James J. Hill: Empire Builder

by

Doris Giffen

When you hear of the Great Northern Railroad, you instantlythink of James J. Hill, because he was the man who brought the railroadto the Northwest. But James was not a genius at birth. He worked hardto achieve the recognition he got. And now all the people in Northern Minnesotaare very much indebted to him for the railroad.

James Jerome Hill was born in Rockwood, Ontario. As aschoolboy James was very much interested in steam engines and other vehiclesof travel. In 1856, young James came to Saint Paul, Minnesota, but he wasnot going to stop here. He was on his way to the Far Bast but this frontierrivertown caught his eye. He found work here as a shipping clerk for ariver steamboat company. And with his experiences of transporting fursand wheat by steamboat he thought there must be a faster way to ship thingsfrom one part of the country to another. And he expressed how he felt bysaying, "Nations are like men, they are both travellers. Each oneof them moves through history, toward what we call progress and a new lifeor toward decay and death." So he put all his energies to work andbegan to complete his dreams of making a railroad which would go from St.Paul to the Puget Sound. And this was the beginning of his career in transportation.

James realized that many companies had started short railroadlines and had faced bankruptcy. But by forming a company of wealthy menhe bought all the short lines. He combined them into a corporation calledthe "St. Paul, Minnesota and Manitoba Railroad Company." Altogetherthey formed about 560 miles of completed railroad. He was then managerof the company but by 1885 he was president. He rebuilt old lines, changedrails to steel and reduced the rates. All this time he kept thinking ofways to get his railroad used. He sent agents to Europe to persuade peopleto come to Minnesota and take up claims so the railroads could haul grain. James got his tracks to the Red River and Canadian Border. Here he madea beautiful house in the Red River Valley area and continued his work tilhe built the tracks to Seattle. And this railroad was called the GreatNorthern.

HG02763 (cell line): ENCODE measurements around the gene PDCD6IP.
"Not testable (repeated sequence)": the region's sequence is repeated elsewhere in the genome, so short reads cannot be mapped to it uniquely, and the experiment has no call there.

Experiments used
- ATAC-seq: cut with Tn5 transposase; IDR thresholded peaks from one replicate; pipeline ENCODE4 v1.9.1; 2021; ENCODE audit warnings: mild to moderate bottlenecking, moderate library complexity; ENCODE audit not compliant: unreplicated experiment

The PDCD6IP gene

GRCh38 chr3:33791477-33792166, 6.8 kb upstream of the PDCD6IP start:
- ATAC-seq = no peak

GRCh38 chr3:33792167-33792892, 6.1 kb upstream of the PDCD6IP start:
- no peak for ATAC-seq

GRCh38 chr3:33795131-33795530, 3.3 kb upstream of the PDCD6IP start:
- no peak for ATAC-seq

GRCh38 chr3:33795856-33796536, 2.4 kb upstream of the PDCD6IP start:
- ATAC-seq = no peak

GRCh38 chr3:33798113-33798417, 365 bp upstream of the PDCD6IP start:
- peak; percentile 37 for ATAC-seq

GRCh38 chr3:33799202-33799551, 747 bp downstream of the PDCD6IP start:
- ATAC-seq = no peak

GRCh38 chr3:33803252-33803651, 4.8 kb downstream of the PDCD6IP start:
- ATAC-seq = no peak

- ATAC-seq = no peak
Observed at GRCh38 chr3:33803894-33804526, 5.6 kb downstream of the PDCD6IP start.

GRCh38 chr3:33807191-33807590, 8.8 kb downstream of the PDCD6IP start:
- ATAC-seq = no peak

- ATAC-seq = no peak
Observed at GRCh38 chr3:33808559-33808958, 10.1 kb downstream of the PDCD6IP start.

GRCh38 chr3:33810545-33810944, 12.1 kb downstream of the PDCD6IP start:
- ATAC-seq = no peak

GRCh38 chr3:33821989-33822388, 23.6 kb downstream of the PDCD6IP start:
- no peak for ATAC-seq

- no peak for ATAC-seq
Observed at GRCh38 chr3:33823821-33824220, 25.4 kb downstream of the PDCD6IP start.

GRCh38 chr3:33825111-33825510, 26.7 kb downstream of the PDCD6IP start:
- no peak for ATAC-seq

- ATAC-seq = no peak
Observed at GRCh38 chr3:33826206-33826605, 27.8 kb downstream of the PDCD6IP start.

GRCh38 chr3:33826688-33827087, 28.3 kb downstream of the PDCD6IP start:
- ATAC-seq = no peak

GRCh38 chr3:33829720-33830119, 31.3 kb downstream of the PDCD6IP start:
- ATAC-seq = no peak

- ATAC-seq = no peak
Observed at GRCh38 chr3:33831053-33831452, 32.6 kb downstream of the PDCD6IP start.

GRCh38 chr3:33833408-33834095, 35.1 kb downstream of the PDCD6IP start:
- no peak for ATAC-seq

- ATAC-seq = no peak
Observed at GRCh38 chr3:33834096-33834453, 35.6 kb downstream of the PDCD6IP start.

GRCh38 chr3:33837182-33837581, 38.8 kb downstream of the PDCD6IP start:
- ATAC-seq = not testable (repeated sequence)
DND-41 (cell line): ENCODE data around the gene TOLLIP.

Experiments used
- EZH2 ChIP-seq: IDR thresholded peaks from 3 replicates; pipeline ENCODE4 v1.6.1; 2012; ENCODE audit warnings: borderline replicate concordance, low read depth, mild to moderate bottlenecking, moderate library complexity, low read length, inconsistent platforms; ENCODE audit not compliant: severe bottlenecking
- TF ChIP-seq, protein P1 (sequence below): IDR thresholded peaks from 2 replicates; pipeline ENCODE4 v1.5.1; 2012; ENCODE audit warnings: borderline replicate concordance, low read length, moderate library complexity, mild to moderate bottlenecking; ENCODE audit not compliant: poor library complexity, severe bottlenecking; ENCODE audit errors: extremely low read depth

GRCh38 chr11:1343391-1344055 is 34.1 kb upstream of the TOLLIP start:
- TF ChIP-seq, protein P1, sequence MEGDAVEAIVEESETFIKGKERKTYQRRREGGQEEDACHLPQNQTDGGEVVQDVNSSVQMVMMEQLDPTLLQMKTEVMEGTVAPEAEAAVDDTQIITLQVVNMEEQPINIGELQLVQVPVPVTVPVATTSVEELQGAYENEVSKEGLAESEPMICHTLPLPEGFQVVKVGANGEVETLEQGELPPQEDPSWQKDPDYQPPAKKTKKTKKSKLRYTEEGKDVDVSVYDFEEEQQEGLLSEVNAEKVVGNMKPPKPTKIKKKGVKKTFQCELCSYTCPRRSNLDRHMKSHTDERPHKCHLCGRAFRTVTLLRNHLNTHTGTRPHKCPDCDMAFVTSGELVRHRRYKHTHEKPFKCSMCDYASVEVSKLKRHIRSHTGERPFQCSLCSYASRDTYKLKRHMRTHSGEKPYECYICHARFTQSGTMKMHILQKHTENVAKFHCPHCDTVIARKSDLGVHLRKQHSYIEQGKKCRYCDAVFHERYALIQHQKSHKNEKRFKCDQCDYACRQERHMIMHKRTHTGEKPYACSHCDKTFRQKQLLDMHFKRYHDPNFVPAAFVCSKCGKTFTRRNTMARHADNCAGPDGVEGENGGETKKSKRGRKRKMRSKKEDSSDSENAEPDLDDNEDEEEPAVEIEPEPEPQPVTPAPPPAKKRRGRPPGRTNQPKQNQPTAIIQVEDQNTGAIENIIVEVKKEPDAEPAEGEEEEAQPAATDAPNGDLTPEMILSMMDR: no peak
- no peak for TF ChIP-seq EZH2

Not so many people today know too much about James J. Hill. They probably didn't think of the details like his marriage or his homelife. But when he came to St. Paul he met a girl named Mary Mehegan. Hefell in love with her but did not marry her right away because he wantedher to get a better education. So she attended a convent school. You maynot think of her as being too important but she must have helped him a greatdeal. She was with him through the good times and the hardships of buildinga better empire for his descendants. And one thing we remember about JamesJ. Hill is that he encouraged people to settle in this area and he wantedthem to have something to remember him by. People everywhere looked upto him as a mental giant even though he was a short man with wrinki ed skinand blind in one eye

One of his last remarks is often quoted. He said, "Therailroad is in partnership with the land. It will prosper only as the landprospers." (1) When he said this he was thinking that in generationsto come people will have to work to make the land give out what they wantit to give. And this is what he did. But only he did it with a business.

And in building up this business he has made it betterfor the people of this area to get from place to place faster. And we rememberhim for that great contribution to our area. And we would be lost in thewilderness once again if the railroad was ever stopped in our area.

(1) James J. Hill, HIGHWAYS OF PROGRESS, New York, 190?.

(1) James J. Hill, MINNESOTA PIONEERS, 1958.

 

Bibliography

James J. Hill, HIGHWAYS OF PROGRESS, New York, 1909.

MINNESOTA PIONEERS, 1958.


IONEERS, 1958.